Regency Men: The Eccentric Mad Jack

Yep, that’s a dude riding a bear.  Yep, it really happened.  And no, its probably not the craziest thing John “Mad Jack” Mytton did. Born in 1796, John Mytton was a rake of the Regency, a noted eccentric, and part of a long line of Shropshire squires. Expelled from Westminster School for fighting, followed by expulsion from Harrow demonstrated Mytton’s commitment to education was less … Expand

Regency Literature: A Regency Joke?

Published in the August 1806 edition of The Lady’s Monthly Museum, I found this little tidbit which appears to be a joke: Below that one was this amusing anecdote: Hopefully that made you smile (or laugh), too!

Regency Advertisements: Fashionable Silks

Appearing in the July 1817 Ackermann’s Repository, this ad for low priced silks on Hanway street from the latest French patterns. Hanway Street, near Tottenham Court Road, was originally formed in the early 18th century and was largely occupied by shopkeepers and tradesmen.  Today, it features many “offbeat” coffee bars, clubs and restaurants (https://blogs.ucl.ac.uk/survey-of-london/tag/hanway-street/). According to Johnstone’s London Commercial Guide and Street Directory (1817), Samiel … Expand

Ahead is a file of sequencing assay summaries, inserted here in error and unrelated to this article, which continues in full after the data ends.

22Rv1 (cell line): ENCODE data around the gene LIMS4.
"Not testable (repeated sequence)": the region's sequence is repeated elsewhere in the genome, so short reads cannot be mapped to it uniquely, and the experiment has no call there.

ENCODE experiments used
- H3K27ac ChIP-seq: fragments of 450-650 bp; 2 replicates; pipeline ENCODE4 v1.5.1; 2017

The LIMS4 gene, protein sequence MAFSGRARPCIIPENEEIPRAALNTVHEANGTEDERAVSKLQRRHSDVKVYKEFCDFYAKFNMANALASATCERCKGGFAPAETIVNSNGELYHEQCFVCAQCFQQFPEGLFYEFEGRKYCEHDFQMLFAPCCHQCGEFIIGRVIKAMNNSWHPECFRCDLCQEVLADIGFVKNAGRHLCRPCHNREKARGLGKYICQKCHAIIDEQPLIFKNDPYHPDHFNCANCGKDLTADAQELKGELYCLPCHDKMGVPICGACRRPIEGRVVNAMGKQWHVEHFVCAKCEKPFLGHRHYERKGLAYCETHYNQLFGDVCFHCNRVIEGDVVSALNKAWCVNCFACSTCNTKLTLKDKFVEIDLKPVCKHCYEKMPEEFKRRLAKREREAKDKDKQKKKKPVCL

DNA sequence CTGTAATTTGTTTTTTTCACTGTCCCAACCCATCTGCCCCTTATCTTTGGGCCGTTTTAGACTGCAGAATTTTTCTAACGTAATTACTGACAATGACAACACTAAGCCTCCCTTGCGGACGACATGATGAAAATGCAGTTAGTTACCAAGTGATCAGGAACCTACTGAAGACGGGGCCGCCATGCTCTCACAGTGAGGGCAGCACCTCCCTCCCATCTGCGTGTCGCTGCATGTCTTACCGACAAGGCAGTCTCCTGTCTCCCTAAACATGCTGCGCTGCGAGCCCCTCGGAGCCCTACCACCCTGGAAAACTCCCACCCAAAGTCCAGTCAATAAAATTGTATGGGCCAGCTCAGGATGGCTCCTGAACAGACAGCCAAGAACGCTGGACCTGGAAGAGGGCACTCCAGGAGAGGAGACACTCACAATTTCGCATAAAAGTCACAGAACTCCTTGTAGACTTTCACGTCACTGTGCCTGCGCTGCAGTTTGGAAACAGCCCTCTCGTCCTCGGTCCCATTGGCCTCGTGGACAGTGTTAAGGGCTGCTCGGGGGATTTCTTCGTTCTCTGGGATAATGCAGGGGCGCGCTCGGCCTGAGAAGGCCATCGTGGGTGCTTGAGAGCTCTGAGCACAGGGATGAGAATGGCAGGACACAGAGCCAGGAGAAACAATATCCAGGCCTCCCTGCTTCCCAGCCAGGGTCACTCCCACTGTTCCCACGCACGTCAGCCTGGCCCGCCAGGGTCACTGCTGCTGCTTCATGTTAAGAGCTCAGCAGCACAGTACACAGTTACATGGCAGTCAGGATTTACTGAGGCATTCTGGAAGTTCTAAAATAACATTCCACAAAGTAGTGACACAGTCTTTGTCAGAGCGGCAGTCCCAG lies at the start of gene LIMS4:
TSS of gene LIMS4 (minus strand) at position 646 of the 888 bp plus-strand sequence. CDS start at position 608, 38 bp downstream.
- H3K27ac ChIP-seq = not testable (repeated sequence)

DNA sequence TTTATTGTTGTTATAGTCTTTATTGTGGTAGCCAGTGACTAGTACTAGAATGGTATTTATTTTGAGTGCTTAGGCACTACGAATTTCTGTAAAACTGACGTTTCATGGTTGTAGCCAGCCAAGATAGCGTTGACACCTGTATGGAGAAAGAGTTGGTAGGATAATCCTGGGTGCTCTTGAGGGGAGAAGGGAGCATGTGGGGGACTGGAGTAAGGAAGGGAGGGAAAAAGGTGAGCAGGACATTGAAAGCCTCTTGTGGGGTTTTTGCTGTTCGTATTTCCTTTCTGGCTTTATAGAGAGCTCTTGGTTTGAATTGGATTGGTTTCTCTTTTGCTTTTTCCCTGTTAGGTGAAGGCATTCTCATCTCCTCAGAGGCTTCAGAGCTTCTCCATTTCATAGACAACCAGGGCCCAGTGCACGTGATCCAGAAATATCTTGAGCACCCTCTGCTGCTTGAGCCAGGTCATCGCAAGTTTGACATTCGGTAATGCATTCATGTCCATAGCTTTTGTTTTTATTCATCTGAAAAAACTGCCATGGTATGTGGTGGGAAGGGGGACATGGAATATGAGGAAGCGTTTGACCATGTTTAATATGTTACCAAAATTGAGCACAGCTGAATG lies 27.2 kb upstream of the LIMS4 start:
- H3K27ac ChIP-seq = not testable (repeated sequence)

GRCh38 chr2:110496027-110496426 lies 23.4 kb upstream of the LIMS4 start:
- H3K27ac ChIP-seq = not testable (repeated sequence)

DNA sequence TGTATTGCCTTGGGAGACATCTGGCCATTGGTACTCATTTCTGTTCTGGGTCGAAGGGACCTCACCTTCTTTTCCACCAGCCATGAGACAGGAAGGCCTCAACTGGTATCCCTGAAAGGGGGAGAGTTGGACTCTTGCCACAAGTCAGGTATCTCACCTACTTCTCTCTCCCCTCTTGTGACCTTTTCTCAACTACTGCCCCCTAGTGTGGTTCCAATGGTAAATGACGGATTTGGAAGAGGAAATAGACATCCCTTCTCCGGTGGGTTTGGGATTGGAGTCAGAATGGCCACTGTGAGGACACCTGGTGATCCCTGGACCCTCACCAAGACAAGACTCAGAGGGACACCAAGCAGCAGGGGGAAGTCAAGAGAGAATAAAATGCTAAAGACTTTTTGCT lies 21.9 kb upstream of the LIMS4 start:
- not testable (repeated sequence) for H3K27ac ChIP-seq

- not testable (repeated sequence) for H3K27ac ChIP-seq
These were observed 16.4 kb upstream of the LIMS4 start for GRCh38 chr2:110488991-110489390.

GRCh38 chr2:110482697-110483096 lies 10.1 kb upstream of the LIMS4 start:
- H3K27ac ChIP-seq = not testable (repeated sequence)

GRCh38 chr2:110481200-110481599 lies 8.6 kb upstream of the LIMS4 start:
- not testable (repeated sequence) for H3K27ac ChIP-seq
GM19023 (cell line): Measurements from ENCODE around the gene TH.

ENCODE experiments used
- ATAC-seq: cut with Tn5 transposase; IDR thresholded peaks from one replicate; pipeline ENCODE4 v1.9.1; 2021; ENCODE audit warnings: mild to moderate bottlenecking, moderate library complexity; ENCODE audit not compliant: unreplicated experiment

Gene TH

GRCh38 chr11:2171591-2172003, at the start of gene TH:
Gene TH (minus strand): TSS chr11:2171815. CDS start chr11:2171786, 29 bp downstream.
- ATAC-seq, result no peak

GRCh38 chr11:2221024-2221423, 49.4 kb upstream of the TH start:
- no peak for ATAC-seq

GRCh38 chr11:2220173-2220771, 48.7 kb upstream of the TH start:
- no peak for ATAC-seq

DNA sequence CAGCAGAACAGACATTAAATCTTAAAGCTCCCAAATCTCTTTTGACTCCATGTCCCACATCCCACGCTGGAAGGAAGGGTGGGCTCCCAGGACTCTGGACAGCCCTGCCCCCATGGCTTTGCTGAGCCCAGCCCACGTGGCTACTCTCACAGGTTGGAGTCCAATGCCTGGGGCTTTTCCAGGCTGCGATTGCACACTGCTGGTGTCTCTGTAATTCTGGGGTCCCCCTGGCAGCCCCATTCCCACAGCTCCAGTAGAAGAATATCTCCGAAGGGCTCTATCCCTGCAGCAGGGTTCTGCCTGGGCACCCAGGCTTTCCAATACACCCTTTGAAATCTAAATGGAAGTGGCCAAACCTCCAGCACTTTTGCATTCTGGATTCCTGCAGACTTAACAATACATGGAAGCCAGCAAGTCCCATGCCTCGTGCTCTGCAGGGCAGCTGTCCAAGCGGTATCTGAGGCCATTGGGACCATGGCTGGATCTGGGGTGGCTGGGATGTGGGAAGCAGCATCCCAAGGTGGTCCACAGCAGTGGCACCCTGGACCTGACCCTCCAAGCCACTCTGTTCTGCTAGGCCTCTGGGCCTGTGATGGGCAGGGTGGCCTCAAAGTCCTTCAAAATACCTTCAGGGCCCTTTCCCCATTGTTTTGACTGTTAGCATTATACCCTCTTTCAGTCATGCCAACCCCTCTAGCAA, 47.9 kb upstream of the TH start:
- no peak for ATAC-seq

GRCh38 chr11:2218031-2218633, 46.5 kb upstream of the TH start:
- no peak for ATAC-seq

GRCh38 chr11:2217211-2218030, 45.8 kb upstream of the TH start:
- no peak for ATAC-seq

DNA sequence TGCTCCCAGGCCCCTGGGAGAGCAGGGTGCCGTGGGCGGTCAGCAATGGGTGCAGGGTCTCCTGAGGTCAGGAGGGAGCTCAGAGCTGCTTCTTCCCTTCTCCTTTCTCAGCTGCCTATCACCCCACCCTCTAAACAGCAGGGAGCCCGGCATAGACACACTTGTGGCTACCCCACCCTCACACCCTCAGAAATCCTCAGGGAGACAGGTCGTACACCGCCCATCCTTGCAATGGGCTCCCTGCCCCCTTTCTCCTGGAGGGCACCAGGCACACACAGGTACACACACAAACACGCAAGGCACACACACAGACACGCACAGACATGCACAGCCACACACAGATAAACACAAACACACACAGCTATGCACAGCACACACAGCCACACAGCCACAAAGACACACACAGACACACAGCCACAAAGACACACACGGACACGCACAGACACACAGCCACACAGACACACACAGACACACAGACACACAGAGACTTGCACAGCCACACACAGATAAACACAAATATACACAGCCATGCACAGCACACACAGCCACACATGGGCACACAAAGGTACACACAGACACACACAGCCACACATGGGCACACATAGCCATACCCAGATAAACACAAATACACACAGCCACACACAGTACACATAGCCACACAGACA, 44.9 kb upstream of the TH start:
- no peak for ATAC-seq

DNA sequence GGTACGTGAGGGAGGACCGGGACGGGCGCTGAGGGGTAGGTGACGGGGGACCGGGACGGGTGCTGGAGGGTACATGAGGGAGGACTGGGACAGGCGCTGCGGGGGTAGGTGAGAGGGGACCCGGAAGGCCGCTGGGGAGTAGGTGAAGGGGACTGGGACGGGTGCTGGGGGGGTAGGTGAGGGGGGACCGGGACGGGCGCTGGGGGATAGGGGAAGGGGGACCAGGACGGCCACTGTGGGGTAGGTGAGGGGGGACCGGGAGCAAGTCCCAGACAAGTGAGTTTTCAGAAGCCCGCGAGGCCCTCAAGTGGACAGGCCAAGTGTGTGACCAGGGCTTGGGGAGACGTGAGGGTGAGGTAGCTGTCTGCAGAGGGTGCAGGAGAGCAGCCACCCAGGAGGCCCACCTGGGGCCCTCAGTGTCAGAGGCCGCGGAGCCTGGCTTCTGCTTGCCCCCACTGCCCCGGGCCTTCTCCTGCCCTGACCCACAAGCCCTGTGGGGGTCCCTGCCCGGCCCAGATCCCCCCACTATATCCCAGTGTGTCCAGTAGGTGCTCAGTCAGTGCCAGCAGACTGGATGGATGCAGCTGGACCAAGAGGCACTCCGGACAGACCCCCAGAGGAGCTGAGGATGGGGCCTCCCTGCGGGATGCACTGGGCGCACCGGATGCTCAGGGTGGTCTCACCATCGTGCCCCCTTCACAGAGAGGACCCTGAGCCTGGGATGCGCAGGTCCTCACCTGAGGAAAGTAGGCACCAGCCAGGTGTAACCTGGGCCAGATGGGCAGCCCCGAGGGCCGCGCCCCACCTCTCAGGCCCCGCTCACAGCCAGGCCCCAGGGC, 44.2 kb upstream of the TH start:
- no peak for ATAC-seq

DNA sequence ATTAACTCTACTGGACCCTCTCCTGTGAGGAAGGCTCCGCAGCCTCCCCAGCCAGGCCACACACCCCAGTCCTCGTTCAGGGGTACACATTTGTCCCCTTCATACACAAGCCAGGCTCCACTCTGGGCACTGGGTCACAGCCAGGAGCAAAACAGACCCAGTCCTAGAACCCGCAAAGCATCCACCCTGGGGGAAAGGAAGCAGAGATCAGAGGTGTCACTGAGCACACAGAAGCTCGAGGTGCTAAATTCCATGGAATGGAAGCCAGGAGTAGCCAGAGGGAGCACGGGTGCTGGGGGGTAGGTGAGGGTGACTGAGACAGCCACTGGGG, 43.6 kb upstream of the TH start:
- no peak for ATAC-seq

Regency Hot Spots: Soho Square Bazaar

              As late as 1839, Soho Square was described in History of London as presenting “a very pleasing and somewhat rural appearance”.  Dating back to the 1680s, it has a park and garden area in the center complete with a statue of Charles II. (here is a link to another post on the statue in the square: http://www.regrom.com/2016/11/18/regency-hot-spots-soho-square) From … Expand